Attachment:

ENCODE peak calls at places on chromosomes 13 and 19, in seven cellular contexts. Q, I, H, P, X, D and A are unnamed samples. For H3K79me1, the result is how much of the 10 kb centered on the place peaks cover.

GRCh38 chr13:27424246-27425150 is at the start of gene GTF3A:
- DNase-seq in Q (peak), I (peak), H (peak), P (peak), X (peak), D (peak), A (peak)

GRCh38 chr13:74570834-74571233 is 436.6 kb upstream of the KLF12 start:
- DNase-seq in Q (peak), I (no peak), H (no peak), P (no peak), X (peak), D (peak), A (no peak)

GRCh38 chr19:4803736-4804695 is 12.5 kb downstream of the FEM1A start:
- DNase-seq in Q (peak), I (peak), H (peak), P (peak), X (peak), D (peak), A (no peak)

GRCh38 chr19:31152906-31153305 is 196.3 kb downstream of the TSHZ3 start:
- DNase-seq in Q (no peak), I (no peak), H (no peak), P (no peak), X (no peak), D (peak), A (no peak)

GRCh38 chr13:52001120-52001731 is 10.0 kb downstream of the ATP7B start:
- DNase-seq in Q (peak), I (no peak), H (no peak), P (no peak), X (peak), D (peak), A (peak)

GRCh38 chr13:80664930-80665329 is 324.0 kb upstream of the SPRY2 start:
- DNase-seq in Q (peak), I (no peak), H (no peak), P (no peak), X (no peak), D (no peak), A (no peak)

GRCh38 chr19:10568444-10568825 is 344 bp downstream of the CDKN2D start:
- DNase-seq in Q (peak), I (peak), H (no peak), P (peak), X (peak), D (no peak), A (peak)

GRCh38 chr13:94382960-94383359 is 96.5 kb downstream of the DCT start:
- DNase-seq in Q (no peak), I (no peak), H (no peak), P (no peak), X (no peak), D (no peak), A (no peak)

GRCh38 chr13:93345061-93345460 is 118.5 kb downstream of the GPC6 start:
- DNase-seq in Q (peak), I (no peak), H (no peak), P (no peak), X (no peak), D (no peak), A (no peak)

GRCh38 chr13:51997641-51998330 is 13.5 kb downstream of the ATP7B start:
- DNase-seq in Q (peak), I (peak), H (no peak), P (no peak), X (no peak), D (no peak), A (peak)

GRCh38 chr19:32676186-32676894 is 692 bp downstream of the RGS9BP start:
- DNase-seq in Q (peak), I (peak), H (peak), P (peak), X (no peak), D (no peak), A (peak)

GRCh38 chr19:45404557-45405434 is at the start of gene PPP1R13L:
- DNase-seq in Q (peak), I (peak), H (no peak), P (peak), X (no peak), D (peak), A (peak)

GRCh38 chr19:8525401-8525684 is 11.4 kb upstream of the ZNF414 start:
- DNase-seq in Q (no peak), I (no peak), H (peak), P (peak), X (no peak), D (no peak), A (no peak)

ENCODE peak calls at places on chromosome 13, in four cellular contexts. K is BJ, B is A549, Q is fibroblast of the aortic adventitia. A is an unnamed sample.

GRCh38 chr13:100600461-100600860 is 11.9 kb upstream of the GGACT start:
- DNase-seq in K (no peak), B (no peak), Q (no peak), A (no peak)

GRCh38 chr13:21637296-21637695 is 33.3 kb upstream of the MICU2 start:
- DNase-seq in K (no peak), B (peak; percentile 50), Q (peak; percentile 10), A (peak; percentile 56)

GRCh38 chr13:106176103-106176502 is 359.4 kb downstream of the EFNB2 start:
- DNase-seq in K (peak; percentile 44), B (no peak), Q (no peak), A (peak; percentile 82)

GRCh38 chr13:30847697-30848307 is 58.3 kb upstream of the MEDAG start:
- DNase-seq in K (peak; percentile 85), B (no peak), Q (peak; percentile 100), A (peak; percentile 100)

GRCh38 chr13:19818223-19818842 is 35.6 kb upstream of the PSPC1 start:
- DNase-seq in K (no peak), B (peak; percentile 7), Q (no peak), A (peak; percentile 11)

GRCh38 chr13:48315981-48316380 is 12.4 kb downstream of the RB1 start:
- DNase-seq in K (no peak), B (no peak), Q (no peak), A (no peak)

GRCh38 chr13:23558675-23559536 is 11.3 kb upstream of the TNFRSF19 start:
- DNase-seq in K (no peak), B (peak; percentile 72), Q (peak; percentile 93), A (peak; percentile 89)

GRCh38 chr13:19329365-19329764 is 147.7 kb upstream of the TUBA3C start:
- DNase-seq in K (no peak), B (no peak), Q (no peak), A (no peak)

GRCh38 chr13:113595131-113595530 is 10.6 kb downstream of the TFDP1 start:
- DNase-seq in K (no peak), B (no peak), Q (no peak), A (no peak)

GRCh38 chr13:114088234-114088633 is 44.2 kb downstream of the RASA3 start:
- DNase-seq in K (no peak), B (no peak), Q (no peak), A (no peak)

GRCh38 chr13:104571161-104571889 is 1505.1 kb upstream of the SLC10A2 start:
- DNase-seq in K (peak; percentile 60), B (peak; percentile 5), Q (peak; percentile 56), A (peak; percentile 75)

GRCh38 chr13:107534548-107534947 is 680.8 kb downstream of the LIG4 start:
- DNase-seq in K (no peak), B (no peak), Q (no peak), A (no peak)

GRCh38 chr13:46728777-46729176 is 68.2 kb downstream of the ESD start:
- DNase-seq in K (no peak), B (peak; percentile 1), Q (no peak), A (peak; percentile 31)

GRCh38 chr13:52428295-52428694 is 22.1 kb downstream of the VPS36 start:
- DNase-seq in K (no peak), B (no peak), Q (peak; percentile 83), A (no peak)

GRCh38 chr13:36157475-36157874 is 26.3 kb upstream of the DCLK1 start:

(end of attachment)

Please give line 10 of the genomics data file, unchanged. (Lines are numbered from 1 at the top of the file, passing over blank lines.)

GRCh38 chr13:52001120-52001731 is 10.0 kb downstream of the ATP7B start: